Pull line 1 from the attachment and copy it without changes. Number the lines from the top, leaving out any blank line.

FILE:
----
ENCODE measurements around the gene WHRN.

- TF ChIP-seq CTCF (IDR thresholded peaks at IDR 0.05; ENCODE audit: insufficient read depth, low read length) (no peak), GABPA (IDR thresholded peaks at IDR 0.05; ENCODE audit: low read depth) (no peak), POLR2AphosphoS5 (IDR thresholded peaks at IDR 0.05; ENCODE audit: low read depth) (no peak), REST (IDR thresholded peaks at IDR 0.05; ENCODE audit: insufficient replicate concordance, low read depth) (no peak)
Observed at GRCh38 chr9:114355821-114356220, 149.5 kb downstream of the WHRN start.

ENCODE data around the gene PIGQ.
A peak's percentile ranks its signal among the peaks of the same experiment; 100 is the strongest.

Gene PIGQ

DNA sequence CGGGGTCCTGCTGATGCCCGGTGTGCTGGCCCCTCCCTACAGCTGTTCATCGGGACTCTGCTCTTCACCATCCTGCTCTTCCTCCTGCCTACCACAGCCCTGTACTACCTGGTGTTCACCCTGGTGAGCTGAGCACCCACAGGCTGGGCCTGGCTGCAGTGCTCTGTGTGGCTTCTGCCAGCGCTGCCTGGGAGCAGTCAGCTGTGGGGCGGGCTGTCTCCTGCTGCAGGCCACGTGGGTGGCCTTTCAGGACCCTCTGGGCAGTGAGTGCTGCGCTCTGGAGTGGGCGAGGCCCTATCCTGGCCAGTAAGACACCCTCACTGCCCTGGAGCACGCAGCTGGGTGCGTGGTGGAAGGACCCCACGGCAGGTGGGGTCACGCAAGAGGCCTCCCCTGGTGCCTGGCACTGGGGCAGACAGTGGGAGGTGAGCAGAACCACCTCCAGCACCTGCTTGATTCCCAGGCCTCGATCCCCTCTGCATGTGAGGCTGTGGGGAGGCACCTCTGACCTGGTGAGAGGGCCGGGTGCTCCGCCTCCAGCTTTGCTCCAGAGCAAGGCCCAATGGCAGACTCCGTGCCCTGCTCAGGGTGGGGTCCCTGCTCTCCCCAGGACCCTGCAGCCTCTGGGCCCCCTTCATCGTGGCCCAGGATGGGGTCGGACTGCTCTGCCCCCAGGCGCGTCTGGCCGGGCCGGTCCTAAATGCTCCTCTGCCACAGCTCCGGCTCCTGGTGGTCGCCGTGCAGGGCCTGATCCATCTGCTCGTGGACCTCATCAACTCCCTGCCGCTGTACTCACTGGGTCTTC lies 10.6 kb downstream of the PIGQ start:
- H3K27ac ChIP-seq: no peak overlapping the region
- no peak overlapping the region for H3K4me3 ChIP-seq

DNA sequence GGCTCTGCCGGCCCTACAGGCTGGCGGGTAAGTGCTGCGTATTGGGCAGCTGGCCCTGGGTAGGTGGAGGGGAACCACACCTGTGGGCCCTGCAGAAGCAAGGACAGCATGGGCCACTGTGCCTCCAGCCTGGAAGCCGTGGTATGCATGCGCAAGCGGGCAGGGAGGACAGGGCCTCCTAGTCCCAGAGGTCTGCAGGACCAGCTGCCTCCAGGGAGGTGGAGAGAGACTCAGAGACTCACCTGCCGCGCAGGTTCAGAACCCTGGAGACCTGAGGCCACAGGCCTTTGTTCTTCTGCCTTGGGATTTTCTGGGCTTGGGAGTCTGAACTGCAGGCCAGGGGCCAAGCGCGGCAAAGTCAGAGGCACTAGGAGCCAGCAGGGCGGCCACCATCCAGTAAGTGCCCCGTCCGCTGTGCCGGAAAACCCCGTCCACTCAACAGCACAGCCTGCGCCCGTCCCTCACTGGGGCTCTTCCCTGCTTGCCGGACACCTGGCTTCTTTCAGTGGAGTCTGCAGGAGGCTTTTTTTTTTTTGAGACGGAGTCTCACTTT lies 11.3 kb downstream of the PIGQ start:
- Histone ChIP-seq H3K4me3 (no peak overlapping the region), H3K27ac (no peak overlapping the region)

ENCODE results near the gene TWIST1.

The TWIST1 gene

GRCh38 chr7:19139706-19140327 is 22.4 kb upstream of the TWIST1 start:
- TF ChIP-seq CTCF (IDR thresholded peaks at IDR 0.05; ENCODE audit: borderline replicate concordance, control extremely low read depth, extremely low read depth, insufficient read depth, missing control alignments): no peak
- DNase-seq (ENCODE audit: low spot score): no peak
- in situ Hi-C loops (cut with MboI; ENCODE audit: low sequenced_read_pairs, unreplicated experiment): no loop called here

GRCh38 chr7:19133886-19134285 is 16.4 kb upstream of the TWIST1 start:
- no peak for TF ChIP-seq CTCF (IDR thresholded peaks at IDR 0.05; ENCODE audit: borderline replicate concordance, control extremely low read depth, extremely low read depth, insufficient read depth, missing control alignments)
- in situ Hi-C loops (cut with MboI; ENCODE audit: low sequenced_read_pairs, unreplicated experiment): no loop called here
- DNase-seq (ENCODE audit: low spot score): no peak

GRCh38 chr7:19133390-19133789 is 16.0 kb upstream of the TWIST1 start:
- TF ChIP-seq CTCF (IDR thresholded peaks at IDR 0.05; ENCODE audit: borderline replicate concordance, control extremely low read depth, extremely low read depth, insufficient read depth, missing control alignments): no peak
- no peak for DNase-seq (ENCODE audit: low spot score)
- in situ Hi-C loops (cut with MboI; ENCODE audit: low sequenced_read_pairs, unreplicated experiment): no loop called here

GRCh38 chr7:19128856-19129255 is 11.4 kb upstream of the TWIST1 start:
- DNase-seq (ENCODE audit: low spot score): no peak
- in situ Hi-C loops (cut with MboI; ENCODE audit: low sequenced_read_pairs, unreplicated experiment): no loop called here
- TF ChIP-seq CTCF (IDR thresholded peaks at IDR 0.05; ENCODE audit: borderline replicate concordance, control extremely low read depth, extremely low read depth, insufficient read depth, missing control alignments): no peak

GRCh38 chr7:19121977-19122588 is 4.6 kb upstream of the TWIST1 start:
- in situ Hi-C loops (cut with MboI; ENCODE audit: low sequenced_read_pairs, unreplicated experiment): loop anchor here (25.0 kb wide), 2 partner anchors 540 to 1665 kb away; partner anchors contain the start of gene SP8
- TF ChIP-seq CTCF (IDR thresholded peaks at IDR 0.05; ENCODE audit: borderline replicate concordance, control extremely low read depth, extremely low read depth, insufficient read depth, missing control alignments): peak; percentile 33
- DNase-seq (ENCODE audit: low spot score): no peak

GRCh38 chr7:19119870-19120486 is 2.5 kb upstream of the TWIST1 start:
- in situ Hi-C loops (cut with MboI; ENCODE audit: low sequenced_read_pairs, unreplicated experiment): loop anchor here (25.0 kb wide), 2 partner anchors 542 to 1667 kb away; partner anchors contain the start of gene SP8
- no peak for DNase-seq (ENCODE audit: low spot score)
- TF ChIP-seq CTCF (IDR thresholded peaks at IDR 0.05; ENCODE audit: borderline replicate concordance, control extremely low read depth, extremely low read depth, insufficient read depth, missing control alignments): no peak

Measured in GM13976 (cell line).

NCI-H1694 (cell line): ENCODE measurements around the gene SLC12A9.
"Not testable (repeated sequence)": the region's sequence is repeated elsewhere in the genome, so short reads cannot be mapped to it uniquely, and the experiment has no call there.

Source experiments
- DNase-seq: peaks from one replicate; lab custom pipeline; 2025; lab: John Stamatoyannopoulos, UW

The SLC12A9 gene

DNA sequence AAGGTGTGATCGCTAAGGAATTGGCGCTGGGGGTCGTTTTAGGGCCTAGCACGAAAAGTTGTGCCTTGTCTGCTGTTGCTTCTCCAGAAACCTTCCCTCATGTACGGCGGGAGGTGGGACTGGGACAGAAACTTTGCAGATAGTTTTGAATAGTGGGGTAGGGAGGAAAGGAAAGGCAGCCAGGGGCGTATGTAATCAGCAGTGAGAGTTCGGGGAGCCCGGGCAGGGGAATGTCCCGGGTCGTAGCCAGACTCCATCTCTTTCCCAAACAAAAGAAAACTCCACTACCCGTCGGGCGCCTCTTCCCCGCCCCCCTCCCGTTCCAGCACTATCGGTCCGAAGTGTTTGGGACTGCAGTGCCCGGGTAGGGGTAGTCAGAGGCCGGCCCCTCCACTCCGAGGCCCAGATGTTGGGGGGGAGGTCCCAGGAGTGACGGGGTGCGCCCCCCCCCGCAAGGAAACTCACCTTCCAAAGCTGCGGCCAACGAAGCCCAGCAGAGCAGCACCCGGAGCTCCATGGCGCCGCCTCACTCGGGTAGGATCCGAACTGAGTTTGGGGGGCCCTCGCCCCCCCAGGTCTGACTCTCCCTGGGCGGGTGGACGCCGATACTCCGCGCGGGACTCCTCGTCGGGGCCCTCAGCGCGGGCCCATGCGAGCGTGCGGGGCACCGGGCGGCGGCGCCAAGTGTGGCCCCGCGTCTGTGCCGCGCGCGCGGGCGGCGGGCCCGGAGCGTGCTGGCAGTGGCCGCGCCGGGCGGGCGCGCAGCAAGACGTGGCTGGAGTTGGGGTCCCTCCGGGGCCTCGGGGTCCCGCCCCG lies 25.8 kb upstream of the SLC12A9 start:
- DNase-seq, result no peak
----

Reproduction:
ENCODE measurements around the gene WHRN.